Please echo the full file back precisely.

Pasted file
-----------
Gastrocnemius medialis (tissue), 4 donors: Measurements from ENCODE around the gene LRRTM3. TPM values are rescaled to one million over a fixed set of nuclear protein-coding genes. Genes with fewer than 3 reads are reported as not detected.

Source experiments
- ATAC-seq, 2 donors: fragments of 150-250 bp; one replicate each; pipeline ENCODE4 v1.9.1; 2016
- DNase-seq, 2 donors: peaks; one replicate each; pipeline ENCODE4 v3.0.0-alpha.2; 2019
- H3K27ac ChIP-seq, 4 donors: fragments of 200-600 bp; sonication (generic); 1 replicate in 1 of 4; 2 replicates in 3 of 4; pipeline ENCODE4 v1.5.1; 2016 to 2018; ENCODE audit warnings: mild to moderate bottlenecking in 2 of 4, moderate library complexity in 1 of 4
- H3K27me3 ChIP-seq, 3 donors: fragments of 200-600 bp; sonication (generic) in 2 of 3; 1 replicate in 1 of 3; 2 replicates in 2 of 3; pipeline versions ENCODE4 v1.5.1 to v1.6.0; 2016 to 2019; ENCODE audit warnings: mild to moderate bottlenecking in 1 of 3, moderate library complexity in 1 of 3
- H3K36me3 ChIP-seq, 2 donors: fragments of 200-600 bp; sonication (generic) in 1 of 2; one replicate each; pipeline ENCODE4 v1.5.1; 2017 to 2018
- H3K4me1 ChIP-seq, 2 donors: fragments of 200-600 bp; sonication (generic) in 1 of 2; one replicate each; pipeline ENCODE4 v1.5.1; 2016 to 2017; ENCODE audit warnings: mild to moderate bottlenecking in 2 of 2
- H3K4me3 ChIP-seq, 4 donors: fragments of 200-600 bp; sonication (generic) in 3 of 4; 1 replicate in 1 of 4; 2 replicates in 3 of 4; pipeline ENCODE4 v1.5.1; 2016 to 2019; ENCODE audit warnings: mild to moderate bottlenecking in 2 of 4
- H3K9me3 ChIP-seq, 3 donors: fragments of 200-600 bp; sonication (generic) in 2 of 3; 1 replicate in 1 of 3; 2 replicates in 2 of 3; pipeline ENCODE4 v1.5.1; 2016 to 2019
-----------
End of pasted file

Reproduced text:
Gastrocnemius medialis (tissue), 4 donors: Measurements from ENCODE around the gene LRRTM3. TPM values are rescaled to one million over a fixed set of nuclear protein-coding genes. Genes with fewer than 3 reads are reported as not detected.

Source experiments
- ATAC-seq, 2 donors: fragments of 150-250 bp; one replicate each; pipeline ENCODE4 v1.9.1; 2016
- DNase-seq, 2 donors: peaks; one replicate each; pipeline ENCODE4 v3.0.0-alpha.2; 2019
- H3K27ac ChIP-seq, 4 donors: fragments of 200-600 bp; sonication (generic); 1 replicate in 1 of 4; 2 replicates in 3 of 4; pipeline ENCODE4 v1.5.1; 2016 to 2018; ENCODE audit warnings: mild to moderate bottlenecking in 2 of 4, moderate library complexity in 1 of 4
- H3K27me3 ChIP-seq, 3 donors: fragments of 200-600 bp; sonication (generic) in 2 of 3; 1 replicate in 1 of 3; 2 replicates in 2 of 3; pipeline versions ENCODE4 v1.5.1 to v1.6.0; 2016 to 2019; ENCODE audit warnings: mild to moderate bottlenecking in 1 of 3, moderate library complexity in 1 of 3
- H3K36me3 ChIP-seq, 2 donors: fragments of 200-600 bp; sonication (generic) in 1 of 2; one replicate each; pipeline ENCODE4 v1.5.1; 2017 to 2018
- H3K4me1 ChIP-seq, 2 donors: fragments of 200-600 bp; sonication (generic) in 1 of 2; one replicate each; pipeline ENCODE4 v1.5.1; 2016 to 2017; ENCODE audit warnings: mild to moderate bottlenecking in 2 of 2
- H3K4me3 ChIP-seq, 4 donors: fragments of 200-600 bp; sonication (generic) in 3 of 4; 1 replicate in 1 of 4; 2 replicates in 3 of 4; pipeline ENCODE4 v1.5.1; 2016 to 2019; ENCODE audit warnings: mild to moderate bottlenecking in 2 of 4
- H3K9me3 ChIP-seq, 3 donors: fragments of 200-600 bp; sonication (generic) in 2 of 3; 1 replicate in 1 of 3; 2 replicates in 2 of 3; pipeline ENCODE4 v1.5.1; 2016 to 2019